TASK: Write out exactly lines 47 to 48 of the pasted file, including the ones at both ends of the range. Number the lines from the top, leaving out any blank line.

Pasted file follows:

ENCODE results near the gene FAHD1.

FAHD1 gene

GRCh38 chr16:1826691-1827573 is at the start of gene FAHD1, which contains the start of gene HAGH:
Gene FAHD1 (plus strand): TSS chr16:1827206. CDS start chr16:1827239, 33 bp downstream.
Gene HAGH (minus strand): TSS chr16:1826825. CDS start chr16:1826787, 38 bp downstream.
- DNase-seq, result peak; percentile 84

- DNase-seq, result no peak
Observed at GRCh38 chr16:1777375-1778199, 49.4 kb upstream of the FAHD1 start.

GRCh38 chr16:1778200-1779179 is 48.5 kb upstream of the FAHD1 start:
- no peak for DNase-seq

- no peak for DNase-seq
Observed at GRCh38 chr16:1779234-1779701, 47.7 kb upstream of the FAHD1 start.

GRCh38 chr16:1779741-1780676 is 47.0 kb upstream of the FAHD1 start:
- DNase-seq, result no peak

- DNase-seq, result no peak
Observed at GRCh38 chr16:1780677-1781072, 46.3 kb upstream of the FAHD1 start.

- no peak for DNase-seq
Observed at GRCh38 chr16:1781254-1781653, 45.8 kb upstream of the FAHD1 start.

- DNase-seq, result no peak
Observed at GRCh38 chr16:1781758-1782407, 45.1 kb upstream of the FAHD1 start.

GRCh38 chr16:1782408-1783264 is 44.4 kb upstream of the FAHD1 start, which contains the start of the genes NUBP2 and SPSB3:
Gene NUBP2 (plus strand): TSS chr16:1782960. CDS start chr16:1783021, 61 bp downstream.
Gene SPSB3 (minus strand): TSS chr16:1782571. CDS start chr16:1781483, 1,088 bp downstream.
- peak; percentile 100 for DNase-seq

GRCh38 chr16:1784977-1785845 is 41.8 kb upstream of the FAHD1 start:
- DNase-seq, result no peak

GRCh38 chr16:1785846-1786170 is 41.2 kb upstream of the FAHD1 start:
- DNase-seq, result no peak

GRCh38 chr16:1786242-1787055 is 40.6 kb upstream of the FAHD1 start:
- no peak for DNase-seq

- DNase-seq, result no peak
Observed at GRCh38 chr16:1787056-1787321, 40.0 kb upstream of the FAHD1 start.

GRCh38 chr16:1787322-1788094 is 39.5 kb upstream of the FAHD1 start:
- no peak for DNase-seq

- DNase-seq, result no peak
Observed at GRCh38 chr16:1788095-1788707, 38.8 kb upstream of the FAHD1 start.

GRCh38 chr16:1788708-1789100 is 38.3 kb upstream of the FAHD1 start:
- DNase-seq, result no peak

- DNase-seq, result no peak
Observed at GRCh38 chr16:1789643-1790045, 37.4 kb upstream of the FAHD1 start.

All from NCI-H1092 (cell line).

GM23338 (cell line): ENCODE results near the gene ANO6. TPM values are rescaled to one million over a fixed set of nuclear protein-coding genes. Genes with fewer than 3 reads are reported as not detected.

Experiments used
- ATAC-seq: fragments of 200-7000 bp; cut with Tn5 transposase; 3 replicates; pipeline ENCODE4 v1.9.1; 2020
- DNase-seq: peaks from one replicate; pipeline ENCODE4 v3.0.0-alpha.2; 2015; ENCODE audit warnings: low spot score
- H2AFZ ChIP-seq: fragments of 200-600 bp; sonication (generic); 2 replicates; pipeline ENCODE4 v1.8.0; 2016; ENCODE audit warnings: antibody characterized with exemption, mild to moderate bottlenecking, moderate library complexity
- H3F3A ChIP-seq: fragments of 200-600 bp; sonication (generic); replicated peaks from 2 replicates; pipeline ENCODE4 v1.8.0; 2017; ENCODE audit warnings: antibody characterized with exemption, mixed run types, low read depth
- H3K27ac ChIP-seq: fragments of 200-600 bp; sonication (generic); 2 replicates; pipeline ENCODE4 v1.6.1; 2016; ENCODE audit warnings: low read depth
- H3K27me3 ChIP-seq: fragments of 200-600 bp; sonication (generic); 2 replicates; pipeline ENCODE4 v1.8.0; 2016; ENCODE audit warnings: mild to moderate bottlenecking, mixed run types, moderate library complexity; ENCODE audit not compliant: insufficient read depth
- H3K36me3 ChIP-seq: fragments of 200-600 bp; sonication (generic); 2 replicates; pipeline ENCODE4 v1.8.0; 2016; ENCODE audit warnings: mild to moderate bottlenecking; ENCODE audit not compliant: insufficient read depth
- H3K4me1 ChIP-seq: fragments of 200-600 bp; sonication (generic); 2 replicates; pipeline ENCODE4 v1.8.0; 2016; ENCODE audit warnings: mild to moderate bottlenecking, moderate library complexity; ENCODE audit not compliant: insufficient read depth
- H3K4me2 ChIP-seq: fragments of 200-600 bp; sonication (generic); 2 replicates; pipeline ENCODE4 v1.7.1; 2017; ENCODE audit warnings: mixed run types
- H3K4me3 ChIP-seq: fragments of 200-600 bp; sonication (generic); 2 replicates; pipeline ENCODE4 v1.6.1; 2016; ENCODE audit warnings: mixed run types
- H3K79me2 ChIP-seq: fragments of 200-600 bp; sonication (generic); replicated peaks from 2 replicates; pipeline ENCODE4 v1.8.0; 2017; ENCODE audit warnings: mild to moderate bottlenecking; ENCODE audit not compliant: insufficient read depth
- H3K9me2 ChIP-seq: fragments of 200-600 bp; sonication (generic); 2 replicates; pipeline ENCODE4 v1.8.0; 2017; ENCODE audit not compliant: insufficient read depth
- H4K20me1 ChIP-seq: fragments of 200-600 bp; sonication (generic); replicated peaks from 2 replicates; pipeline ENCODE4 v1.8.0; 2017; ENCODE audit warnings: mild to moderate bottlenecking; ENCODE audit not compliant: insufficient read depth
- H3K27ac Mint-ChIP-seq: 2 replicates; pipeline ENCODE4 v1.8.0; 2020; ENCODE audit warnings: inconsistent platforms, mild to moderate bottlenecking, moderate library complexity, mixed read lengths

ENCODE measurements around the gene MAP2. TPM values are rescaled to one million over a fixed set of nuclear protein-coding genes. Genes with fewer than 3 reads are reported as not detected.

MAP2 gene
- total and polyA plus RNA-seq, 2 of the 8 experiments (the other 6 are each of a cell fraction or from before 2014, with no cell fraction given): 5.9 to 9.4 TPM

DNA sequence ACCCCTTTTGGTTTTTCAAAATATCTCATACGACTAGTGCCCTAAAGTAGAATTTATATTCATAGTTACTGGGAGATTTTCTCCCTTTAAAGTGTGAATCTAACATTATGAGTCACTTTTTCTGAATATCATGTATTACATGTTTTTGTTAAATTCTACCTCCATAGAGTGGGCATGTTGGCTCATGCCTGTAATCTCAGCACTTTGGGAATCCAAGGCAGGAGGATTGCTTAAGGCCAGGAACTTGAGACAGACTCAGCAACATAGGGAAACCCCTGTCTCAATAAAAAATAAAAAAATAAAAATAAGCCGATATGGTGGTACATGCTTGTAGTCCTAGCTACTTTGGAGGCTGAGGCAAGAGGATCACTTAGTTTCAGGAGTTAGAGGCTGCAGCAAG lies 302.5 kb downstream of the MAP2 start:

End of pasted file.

- H3F3A ChIP-seq: fragments of 200-600 bp; sonication (generic); replicated peaks from 2 replicates; pipeline ENCODE4 v1.8.0; 2017; ENCODE audit warnings: antibody characterized with exemption, mixed run types, low read depth
- H3K27ac ChIP-seq: fragments of 200-600 bp; sonication (generic); 2 replicates; pipeline ENCODE4 v1.6.1; 2016; ENCODE audit warnings: low read depth